Andy Carvin (andycarvin.com, @acarvin) leads NPR's social media strategy and is NPR's primary voice on Twitter and Facebook, where NPR became the first news organization to reach one million fans. He also advises NPR staff on how to better engage the NPR audience in editorial activities to enhance the quality and diversity of NPR's journalism.
Prior to joining NPR in 2006, Carvin was the director and editor of the Digital Divide Network, an online community of educators, community activists, policymakers and business leaders working to bridge the digital divide. For three years, Carvin blogged about the impact of internet culture on education at the PBS blog learning.now. During natural disasters and other crises, Carvin has used his social integration skills to mobilize online volunteers. On September 11, 2001, he created SEPT11INFO, a news forum for the public to share information and help refute rumors in the wake of the 9/11 attacks. Following the tsunami in 2004, Carvin served as a contributing editor to TsunamiHelp, one of the leading sources of tsunami-related citizen journalism. More recently, he worked with CrisisCommons, to help with their development of shared technology solutions to improve emergency management and humanitarian activities in response to the 2010 earthquake in Haiti.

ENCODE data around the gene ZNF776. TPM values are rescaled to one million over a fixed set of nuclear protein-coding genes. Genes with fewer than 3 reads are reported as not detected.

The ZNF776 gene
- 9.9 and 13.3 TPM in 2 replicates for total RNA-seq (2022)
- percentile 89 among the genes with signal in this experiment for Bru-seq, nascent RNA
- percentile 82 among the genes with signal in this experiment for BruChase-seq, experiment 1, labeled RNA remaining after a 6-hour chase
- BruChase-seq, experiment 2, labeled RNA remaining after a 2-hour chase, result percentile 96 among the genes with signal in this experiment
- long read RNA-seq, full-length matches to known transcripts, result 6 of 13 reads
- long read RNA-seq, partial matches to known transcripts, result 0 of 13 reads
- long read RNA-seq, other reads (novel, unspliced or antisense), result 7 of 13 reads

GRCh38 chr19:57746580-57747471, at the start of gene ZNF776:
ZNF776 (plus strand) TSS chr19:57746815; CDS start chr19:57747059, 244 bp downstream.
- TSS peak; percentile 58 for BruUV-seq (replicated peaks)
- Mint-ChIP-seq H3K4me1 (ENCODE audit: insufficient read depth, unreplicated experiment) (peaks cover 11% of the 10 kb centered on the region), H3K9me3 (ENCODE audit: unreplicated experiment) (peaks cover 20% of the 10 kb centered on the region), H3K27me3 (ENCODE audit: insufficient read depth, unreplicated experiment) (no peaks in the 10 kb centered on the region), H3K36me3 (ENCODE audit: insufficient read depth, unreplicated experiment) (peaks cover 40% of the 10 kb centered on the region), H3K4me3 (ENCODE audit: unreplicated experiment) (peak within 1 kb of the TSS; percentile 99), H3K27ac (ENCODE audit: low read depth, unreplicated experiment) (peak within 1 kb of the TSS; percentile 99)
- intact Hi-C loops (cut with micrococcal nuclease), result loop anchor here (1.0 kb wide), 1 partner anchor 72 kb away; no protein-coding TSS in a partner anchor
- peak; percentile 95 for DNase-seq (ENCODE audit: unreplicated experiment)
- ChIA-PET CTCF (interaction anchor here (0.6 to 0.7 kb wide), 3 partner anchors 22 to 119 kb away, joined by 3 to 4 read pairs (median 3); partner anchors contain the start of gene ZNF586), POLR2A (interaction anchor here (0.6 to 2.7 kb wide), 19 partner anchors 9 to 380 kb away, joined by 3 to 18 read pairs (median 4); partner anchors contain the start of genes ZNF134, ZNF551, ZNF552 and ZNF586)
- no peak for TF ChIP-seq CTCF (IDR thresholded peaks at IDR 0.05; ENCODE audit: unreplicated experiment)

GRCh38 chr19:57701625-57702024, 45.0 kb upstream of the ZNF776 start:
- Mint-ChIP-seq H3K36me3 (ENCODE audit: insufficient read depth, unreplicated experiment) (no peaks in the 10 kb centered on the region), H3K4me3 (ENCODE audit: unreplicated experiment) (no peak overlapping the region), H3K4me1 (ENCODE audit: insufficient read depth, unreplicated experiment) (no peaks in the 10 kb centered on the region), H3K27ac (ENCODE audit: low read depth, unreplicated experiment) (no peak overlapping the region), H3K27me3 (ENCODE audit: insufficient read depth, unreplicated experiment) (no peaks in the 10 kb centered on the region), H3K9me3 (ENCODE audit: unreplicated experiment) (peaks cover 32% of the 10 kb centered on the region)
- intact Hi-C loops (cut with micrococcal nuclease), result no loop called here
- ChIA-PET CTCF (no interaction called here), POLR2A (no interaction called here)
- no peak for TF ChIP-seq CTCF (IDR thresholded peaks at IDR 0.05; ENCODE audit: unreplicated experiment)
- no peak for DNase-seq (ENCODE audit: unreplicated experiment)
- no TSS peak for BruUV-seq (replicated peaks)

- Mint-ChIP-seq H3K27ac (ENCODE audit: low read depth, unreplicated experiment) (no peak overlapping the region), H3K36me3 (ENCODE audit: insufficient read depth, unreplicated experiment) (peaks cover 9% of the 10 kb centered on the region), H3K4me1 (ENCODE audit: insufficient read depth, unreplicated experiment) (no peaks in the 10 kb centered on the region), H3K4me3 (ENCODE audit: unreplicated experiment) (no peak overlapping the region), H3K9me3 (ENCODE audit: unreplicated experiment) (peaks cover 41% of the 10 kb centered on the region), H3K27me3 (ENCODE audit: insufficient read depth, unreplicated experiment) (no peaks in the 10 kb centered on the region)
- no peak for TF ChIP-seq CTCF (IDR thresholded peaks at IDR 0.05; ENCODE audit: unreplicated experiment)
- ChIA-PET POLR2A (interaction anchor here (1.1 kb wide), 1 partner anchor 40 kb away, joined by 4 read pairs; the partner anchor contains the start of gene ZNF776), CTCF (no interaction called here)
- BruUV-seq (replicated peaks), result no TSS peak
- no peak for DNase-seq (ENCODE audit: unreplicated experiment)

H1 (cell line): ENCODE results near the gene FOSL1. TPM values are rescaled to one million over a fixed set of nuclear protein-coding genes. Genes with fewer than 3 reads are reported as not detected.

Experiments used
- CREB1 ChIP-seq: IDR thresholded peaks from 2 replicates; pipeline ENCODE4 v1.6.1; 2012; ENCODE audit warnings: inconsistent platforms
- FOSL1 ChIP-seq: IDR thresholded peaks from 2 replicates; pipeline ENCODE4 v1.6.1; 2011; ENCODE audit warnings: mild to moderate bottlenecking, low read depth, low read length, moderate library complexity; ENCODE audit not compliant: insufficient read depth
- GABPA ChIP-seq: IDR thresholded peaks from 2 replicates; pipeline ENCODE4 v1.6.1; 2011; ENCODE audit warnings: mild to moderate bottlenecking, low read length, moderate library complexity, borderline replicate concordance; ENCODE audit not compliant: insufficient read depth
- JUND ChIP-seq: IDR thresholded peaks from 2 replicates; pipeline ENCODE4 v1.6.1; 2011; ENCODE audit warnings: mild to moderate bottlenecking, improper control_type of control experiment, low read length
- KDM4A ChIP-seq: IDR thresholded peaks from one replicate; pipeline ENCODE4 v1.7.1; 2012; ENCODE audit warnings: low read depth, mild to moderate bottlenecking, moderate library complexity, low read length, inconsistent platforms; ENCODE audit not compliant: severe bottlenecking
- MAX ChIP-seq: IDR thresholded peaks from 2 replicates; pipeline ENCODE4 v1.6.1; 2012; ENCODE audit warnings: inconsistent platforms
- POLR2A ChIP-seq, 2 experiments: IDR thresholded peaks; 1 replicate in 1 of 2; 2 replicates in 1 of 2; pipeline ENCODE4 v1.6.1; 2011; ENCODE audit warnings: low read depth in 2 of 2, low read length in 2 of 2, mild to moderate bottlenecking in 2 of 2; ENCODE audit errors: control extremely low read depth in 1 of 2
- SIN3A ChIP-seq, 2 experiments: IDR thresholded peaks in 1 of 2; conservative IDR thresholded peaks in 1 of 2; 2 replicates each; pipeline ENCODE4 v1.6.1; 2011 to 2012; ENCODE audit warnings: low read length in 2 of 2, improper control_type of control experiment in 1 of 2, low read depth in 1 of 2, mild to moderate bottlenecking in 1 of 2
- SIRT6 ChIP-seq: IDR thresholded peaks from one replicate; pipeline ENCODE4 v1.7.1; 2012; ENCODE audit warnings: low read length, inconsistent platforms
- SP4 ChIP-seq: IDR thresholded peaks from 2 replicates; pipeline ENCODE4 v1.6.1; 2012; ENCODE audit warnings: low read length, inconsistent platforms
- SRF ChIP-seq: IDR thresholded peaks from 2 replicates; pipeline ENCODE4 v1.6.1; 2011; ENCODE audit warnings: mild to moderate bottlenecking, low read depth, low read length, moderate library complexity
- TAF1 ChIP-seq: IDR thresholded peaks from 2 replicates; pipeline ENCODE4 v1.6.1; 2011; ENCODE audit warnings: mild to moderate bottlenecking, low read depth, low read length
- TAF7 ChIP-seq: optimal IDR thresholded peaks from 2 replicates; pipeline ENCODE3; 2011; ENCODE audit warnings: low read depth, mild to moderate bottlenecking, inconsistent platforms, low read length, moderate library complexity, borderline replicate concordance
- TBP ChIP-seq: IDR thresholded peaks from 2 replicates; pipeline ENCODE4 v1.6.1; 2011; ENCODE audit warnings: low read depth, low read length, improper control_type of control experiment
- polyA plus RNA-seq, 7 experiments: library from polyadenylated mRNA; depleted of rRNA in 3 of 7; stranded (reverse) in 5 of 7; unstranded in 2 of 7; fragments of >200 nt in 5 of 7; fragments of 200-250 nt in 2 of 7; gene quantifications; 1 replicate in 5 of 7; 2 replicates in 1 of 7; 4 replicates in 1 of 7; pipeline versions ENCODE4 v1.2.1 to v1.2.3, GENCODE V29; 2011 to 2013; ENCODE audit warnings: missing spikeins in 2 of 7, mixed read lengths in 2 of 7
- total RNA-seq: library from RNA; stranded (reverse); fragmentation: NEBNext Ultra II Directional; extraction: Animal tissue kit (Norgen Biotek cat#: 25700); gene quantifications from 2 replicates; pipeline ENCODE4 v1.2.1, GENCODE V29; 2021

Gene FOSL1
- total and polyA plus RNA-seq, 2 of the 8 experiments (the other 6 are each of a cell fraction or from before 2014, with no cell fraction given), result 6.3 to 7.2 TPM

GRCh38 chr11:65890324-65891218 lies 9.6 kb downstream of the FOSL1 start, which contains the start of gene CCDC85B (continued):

Carvin was named one of 100 leading technology innovators in Washington, D.C., in 2009 by Washingtonian magazine. In 2005, MIT Technology Review magazine included Carvin on TR35, an annual list of 35 of the world's leading high-tech innovators under the age of 35.